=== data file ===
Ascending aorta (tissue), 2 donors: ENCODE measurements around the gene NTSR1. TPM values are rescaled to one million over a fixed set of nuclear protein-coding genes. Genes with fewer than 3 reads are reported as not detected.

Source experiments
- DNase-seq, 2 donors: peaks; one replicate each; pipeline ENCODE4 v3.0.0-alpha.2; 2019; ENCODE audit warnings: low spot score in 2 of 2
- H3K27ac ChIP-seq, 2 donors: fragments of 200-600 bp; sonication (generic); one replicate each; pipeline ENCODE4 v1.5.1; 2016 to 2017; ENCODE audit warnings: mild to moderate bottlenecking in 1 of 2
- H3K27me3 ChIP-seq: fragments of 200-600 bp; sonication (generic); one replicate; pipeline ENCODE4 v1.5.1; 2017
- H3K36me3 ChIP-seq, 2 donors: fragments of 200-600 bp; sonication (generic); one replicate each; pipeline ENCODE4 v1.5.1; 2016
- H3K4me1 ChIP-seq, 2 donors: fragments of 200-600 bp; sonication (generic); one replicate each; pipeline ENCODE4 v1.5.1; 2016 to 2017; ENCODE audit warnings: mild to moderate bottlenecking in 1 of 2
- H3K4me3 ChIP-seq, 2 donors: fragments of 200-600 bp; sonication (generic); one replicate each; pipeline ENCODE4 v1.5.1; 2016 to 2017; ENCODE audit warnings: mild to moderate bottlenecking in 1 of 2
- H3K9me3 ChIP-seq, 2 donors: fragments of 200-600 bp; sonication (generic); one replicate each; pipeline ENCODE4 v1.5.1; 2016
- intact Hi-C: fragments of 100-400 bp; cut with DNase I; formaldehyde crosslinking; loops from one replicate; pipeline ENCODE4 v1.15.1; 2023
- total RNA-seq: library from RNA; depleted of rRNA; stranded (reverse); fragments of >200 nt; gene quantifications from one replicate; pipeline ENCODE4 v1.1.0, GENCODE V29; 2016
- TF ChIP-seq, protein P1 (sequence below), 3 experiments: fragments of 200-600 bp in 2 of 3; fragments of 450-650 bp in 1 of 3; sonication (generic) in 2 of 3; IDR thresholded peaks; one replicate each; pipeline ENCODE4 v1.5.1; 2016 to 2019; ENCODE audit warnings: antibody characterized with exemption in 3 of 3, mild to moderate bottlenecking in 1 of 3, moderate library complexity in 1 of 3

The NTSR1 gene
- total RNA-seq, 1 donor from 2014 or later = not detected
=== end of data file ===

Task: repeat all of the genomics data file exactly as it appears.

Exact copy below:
Ascending aorta (tissue), 2 donors: ENCODE measurements around the gene NTSR1. TPM values are rescaled to one million over a fixed set of nuclear protein-coding genes. Genes with fewer than 3 reads are reported as not detected.

Source experiments
- DNase-seq, 2 donors: peaks; one replicate each; pipeline ENCODE4 v3.0.0-alpha.2; 2019; ENCODE audit warnings: low spot score in 2 of 2
- H3K27ac ChIP-seq, 2 donors: fragments of 200-600 bp; sonication (generic); one replicate each; pipeline ENCODE4 v1.5.1; 2016 to 2017; ENCODE audit warnings: mild to moderate bottlenecking in 1 of 2
- H3K27me3 ChIP-seq: fragments of 200-600 bp; sonication (generic); one replicate; pipeline ENCODE4 v1.5.1; 2017
- H3K36me3 ChIP-seq, 2 donors: fragments of 200-600 bp; sonication (generic); one replicate each; pipeline ENCODE4 v1.5.1; 2016
- H3K4me1 ChIP-seq, 2 donors: fragments of 200-600 bp; sonication (generic); one replicate each; pipeline ENCODE4 v1.5.1; 2016 to 2017; ENCODE audit warnings: mild to moderate bottlenecking in 1 of 2
- H3K4me3 ChIP-seq, 2 donors: fragments of 200-600 bp; sonication (generic); one replicate each; pipeline ENCODE4 v1.5.1; 2016 to 2017; ENCODE audit warnings: mild to moderate bottlenecking in 1 of 2
- H3K9me3 ChIP-seq, 2 donors: fragments of 200-600 bp; sonication (generic); one replicate each; pipeline ENCODE4 v1.5.1; 2016
- intact Hi-C: fragments of 100-400 bp; cut with DNase I; formaldehyde crosslinking; loops from one replicate; pipeline ENCODE4 v1.15.1; 2023
- total RNA-seq: library from RNA; depleted of rRNA; stranded (reverse); fragments of >200 nt; gene quantifications from one replicate; pipeline ENCODE4 v1.1.0, GENCODE V29; 2016
- TF ChIP-seq, protein P1 (sequence below), 3 experiments: fragments of 200-600 bp in 2 of 3; fragments of 450-650 bp in 1 of 3; sonication (generic) in 2 of 3; IDR thresholded peaks; one replicate each; pipeline ENCODE4 v1.5.1; 2016 to 2019; ENCODE audit warnings: antibody characterized with exemption in 3 of 3, mild to moderate bottlenecking in 1 of 3, moderate library complexity in 1 of 3

The NTSR1 gene
- total RNA-seq, 1 donor from 2014 or later = not detected